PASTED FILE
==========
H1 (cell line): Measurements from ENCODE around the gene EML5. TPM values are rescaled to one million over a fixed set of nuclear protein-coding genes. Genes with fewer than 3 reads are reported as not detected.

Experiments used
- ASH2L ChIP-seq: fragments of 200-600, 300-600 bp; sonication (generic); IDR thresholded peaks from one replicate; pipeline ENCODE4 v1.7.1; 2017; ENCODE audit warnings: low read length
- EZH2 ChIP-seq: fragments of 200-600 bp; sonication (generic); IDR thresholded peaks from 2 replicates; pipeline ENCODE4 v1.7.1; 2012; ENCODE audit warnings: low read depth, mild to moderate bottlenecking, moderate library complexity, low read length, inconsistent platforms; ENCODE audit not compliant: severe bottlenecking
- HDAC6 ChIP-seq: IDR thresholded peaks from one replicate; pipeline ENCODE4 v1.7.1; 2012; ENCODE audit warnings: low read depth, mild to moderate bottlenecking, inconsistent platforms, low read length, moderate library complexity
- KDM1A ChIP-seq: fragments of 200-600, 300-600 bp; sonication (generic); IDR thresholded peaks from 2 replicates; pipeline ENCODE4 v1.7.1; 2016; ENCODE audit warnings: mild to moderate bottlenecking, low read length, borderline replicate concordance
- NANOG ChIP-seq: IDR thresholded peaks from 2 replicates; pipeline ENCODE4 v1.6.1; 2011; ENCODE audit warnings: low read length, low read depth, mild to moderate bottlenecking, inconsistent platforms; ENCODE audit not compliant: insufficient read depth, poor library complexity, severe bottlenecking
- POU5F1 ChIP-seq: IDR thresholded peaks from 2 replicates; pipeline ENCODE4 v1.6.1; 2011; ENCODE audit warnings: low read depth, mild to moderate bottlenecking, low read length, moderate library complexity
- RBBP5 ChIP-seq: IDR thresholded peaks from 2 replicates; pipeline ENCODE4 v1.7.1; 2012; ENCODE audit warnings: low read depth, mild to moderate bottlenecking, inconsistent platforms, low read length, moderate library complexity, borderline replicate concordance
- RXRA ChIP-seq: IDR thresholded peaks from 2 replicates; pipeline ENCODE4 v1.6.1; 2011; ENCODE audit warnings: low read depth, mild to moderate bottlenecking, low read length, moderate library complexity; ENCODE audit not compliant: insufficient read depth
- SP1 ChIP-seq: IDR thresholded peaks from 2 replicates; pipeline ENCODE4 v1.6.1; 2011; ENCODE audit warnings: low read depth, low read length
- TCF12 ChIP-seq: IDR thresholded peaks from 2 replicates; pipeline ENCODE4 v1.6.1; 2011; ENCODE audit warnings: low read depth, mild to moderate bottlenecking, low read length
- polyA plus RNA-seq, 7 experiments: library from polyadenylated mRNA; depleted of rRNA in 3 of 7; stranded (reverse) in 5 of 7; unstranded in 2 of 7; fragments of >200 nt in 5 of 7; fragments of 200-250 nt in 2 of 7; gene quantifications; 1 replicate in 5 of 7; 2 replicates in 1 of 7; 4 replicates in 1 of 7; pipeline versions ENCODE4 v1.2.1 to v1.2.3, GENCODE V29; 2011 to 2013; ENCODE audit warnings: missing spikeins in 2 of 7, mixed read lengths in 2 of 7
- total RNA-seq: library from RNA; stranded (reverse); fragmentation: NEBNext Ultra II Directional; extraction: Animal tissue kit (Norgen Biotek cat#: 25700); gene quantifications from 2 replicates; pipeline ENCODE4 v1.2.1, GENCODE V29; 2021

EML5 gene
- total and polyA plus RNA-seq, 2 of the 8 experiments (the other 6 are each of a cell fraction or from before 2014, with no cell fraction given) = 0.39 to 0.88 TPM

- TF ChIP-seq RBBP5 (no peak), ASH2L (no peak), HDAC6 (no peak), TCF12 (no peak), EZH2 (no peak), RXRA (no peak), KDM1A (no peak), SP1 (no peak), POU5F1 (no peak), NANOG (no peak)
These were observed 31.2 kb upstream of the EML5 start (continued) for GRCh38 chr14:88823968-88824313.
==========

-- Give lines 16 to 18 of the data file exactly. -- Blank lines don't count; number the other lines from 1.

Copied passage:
- total and polyA plus RNA-seq, 2 of the 8 experiments (the other 6 are each of a cell fraction or from before 2014, with no cell fraction given) = 0.39 to 0.88 TPM

- TF ChIP-seq RBBP5 (no peak), ASH2L (no peak), HDAC6 (no peak), TCF12 (no peak), EZH2 (no peak), RXRA (no peak), KDM1A (no peak), SP1 (no peak), POU5F1 (no peak), NANOG (no peak)
These were observed 31.2 kb upstream of the EML5 start (continued) for GRCh38 chr14:88823968-88824313.